Portraits of Community Action: Maimona Afzal Berta -- an education leader promoting equity and prioritizing community, families and students

Portraits of Community Action is a collection of stories from Black, Indigenous and/or people of color (BIPOC) community leaders who are working to build a more vibrant and equitable future for our neighbors. Through Portraits of Community Action, SVCF shines light on leaders creating innovative community solutions and uses this platform to encourage donors, philanthropic institutions and government agencies to consider and support their work.

SVCF designed the Portraits of Community Action series to shed light on issues of inequity, injustice and exclusion – and help ensure that the voices of BIPOC leaders creating community-driven solutions to address those challenges are honored and heard. Silicon Valley Community Foundation invited Maimona Afzal Berta, former board president of the Franklin-McKinley School District in San José, California to share her story as part of Portraits of Community Action. Maimona is a special education teacher in the Alum Rock School District and serves as a board member of the Franklin-McKinley School District.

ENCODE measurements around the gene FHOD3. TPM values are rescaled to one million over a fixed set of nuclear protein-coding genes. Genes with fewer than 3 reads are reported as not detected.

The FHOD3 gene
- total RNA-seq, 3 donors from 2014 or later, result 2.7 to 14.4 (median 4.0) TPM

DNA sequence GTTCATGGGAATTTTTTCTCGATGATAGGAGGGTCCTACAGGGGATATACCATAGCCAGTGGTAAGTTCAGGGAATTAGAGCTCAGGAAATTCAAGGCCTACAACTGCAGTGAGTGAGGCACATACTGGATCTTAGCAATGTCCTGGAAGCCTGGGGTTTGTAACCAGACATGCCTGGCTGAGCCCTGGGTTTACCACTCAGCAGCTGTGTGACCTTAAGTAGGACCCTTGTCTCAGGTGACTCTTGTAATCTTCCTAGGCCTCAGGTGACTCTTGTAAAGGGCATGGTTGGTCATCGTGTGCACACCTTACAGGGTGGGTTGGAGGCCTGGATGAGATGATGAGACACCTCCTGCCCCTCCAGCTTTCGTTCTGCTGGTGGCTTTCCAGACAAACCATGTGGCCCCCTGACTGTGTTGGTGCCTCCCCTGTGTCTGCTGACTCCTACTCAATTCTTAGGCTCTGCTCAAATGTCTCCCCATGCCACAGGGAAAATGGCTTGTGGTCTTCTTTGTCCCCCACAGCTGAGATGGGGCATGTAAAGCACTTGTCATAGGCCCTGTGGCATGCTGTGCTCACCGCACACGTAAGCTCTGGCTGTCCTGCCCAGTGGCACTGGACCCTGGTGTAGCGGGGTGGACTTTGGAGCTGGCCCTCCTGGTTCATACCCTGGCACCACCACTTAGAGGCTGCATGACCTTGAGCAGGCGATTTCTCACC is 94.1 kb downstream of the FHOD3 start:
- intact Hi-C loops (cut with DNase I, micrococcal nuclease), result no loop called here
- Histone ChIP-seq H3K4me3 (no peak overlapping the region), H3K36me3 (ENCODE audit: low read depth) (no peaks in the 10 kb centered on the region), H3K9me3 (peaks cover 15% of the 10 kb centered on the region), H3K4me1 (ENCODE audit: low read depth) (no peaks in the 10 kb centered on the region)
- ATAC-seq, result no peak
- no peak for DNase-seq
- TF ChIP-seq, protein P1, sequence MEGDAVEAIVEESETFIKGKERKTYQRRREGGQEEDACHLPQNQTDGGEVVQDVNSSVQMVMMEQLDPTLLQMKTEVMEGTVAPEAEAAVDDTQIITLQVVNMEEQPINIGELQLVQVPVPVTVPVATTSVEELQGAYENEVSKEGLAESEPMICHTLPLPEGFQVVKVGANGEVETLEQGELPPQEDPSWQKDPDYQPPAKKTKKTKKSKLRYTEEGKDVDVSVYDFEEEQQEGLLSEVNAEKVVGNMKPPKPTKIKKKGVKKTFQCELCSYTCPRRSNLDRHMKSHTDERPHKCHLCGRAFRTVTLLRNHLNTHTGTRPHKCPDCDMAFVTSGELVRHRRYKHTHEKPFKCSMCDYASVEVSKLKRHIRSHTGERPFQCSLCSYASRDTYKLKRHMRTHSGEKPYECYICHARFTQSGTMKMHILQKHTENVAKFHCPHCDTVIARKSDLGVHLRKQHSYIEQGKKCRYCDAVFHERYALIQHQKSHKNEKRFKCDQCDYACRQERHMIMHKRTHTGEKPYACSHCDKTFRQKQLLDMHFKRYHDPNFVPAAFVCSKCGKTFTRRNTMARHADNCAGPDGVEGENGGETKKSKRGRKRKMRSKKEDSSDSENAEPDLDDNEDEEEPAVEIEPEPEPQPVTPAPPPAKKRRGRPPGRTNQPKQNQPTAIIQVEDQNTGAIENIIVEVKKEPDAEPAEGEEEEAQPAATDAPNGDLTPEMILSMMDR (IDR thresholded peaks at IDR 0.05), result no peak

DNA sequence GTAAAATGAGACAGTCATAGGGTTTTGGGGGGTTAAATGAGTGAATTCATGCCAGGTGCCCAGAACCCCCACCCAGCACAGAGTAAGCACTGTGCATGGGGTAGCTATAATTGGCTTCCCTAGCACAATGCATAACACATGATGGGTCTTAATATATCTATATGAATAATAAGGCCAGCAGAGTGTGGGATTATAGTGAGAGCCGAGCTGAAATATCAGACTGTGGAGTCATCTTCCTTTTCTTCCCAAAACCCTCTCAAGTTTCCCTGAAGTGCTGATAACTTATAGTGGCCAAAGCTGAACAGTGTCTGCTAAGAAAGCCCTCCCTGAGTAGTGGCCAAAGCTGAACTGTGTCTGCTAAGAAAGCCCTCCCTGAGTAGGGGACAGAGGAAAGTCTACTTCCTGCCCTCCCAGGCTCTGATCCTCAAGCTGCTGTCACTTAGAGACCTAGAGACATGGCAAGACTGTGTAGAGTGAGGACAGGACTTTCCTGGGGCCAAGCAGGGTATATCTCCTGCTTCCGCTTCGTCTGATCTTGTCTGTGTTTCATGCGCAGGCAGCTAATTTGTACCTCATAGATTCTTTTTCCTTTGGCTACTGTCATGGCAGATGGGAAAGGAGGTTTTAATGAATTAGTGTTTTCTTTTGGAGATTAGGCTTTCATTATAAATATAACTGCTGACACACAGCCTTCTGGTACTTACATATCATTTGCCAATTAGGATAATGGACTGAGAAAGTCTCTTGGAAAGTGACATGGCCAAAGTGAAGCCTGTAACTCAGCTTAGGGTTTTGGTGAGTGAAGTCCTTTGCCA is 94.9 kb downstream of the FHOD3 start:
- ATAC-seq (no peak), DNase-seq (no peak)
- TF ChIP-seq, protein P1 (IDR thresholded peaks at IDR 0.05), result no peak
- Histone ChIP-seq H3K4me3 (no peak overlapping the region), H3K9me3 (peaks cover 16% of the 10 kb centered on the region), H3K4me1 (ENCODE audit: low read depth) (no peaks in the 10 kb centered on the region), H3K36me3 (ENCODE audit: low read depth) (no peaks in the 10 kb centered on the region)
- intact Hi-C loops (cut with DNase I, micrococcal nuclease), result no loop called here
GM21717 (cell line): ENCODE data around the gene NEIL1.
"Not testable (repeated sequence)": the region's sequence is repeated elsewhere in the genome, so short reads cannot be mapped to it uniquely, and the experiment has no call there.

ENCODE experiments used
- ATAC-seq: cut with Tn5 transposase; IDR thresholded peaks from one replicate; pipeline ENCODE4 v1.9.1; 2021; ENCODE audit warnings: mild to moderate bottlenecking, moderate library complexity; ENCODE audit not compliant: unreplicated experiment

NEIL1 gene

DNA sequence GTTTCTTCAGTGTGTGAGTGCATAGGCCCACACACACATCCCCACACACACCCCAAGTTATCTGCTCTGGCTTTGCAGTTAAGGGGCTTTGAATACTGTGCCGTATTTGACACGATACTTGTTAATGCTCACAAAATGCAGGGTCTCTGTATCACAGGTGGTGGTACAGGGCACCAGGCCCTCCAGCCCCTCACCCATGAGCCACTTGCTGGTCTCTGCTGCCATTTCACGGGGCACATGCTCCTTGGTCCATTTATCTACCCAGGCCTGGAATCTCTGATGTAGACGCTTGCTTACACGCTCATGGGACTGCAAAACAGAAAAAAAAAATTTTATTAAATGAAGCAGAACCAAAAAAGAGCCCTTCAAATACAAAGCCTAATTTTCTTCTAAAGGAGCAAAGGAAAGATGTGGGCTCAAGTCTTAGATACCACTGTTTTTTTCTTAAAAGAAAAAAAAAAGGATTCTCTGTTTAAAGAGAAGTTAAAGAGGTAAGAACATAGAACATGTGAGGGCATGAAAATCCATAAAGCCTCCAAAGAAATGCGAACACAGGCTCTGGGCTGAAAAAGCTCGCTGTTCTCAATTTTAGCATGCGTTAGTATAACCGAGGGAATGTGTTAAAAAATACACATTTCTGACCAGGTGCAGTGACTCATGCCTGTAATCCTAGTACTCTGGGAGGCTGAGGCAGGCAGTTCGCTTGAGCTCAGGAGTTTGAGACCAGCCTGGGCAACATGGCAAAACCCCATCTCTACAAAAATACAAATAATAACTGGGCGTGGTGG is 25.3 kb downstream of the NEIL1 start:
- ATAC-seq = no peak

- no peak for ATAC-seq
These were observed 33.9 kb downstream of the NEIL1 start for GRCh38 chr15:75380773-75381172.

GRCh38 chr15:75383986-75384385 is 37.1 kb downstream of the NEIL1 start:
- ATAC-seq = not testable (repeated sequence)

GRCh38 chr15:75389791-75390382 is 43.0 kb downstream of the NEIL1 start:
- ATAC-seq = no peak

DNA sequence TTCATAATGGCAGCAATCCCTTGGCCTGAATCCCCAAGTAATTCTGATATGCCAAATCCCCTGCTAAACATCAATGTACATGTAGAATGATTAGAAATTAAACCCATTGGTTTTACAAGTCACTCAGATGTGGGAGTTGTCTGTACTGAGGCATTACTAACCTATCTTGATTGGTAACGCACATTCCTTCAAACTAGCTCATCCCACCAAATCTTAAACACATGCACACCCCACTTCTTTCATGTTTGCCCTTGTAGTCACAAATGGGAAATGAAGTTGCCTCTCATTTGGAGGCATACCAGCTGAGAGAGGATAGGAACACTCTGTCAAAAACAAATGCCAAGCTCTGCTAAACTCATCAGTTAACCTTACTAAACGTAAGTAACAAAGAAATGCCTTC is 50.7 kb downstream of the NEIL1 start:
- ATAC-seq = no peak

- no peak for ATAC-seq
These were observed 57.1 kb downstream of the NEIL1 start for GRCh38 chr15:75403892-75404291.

Maimona tells us her story in her own voice.